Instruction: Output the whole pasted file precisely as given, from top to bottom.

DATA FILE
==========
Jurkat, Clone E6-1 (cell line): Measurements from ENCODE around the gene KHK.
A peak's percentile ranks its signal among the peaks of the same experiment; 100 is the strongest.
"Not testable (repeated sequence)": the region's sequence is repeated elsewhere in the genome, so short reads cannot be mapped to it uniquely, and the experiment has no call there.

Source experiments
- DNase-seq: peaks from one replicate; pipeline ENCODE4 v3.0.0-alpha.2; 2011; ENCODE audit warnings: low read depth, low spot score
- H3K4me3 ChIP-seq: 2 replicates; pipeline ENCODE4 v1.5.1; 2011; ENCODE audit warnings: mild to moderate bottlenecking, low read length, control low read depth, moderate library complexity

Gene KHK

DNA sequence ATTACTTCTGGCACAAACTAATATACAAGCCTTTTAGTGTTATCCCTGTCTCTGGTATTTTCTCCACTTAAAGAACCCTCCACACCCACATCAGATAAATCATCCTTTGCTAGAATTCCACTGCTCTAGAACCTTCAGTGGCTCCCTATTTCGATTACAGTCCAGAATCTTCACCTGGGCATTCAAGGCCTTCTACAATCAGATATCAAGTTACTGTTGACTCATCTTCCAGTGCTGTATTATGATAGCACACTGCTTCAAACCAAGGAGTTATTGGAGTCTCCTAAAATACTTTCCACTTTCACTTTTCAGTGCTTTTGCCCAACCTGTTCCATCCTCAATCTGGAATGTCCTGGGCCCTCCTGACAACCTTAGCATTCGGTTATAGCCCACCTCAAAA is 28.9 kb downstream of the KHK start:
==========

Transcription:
Jurkat, Clone E6-1 (cell line): Measurements from ENCODE around the gene KHK.
A peak's percentile ranks its signal among the peaks of the same experiment; 100 is the strongest.
"Not testable (repeated sequence)": the region's sequence is repeated elsewhere in the genome, so short reads cannot be mapped to it uniquely, and the experiment has no call there.

Source experiments
- DNase-seq: peaks from one replicate; pipeline ENCODE4 v3.0.0-alpha.2; 2011; ENCODE audit warnings: low read depth, low spot score
- H3K4me3 ChIP-seq: 2 replicates; pipeline ENCODE4 v1.5.1; 2011; ENCODE audit warnings: mild to moderate bottlenecking, low read length, control low read depth, moderate library complexity

Gene KHK

DNA sequence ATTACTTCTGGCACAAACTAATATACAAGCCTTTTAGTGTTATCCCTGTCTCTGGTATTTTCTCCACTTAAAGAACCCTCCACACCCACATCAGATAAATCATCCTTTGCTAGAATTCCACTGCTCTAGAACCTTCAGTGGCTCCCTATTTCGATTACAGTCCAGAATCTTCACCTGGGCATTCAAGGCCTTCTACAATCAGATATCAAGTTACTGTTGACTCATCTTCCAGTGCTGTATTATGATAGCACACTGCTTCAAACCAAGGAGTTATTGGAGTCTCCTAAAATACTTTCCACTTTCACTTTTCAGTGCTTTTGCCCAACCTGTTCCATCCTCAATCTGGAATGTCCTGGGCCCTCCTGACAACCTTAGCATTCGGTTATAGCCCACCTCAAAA is 28.9 kb downstream of the KHK start: